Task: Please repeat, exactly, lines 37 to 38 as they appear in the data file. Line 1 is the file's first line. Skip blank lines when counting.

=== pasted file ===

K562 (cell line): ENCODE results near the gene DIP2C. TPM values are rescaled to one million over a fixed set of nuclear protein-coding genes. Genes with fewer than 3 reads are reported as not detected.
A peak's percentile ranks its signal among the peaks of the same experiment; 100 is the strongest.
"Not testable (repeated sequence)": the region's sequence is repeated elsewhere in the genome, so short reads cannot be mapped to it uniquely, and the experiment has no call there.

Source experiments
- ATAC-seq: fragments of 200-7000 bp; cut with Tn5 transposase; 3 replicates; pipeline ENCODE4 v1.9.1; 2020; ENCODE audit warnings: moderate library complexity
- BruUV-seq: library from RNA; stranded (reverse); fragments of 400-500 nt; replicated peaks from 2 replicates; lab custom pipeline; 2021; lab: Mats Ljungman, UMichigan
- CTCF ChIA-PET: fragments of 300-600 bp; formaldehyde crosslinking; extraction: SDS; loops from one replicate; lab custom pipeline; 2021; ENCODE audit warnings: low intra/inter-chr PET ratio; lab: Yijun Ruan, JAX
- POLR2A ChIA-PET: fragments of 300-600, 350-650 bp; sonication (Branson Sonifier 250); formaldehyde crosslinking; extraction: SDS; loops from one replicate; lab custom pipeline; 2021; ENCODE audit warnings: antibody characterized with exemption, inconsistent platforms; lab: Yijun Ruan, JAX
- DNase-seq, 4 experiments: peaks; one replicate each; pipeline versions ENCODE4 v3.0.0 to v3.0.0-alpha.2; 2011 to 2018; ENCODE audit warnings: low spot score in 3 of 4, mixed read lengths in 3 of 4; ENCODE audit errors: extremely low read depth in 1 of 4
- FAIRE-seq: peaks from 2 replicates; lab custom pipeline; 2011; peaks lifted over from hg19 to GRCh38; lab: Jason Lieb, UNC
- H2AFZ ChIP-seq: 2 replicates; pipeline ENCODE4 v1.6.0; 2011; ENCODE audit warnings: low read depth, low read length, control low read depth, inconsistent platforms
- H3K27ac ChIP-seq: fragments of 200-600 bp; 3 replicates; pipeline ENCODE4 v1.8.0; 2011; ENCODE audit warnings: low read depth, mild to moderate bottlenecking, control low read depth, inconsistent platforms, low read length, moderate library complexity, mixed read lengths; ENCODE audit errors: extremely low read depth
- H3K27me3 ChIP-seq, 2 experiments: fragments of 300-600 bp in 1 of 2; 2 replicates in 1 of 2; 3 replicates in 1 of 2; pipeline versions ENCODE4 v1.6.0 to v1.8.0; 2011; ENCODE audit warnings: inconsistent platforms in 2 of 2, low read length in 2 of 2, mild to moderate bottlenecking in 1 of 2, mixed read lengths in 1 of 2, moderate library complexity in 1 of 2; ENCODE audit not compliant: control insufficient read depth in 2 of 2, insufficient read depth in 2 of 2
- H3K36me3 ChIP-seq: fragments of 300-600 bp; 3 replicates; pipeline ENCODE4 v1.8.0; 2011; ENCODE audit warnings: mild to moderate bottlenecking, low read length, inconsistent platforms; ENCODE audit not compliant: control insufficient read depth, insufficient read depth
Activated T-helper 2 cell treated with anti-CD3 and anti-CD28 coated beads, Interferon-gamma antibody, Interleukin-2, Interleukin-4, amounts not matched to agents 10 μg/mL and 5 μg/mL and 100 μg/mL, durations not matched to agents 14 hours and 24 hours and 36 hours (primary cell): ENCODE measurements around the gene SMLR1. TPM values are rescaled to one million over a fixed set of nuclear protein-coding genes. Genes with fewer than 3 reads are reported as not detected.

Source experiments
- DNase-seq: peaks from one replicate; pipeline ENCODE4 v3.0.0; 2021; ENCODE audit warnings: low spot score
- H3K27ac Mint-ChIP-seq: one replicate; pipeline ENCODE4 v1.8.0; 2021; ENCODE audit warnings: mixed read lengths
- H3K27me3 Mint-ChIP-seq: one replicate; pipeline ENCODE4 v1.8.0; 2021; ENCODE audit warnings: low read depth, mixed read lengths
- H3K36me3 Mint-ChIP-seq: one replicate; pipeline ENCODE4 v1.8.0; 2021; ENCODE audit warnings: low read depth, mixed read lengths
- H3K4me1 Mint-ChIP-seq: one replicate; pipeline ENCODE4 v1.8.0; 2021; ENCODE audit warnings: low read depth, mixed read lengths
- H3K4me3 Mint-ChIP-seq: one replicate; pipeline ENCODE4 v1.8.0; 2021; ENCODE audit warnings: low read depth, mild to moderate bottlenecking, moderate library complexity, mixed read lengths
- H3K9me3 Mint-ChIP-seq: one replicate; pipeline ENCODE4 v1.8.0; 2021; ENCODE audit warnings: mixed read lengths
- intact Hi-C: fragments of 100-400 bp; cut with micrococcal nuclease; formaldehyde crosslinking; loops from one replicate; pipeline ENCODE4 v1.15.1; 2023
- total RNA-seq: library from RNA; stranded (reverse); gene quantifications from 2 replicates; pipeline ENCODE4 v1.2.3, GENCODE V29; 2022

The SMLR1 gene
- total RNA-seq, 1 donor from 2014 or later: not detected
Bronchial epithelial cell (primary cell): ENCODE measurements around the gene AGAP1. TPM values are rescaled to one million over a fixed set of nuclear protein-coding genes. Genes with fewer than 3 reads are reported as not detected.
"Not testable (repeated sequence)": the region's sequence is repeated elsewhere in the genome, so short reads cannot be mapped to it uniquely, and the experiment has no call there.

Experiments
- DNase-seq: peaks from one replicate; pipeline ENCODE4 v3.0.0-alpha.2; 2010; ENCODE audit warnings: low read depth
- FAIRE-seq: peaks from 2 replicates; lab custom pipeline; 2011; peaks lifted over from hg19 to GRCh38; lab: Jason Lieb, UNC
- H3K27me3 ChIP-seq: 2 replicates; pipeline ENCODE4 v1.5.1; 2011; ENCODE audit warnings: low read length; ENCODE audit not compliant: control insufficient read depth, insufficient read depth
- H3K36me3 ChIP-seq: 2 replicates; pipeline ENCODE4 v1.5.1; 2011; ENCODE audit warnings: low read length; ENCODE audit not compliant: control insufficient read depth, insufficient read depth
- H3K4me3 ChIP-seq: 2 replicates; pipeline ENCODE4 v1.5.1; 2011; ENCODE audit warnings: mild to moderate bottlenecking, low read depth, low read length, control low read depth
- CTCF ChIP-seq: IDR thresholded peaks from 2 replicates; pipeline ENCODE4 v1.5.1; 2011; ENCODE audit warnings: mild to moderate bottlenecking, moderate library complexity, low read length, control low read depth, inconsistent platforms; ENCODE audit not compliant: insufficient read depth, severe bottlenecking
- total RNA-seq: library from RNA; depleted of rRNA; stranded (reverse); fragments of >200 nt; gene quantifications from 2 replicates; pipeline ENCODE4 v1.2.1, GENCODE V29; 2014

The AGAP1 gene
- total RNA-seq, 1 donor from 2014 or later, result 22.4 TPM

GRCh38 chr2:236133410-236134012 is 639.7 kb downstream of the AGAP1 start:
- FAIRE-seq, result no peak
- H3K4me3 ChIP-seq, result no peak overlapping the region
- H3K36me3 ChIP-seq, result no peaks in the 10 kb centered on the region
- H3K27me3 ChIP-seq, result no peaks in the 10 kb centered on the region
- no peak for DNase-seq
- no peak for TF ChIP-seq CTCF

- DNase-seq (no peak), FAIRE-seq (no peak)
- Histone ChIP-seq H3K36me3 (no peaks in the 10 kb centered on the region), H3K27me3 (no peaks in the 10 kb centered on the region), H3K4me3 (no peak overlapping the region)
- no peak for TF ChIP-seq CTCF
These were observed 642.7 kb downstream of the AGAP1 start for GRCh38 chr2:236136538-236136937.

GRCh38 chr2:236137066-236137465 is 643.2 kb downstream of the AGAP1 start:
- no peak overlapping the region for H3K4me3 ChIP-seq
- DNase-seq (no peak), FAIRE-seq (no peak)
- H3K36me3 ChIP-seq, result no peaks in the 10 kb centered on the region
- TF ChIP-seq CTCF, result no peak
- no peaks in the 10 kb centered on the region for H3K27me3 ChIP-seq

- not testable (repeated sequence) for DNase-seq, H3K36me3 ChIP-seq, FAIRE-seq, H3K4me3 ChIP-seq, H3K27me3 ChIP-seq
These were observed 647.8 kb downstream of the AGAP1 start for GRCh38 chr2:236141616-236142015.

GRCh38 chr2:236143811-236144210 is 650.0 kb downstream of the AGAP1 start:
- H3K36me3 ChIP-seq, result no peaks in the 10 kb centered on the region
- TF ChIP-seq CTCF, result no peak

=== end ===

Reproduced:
- total RNA-seq: library from RNA; depleted of rRNA; stranded (reverse); fragments of >200 nt; gene quantifications from 2 replicates; pipeline ENCODE4 v1.2.1, GENCODE V29; 2014

The AGAP1 gene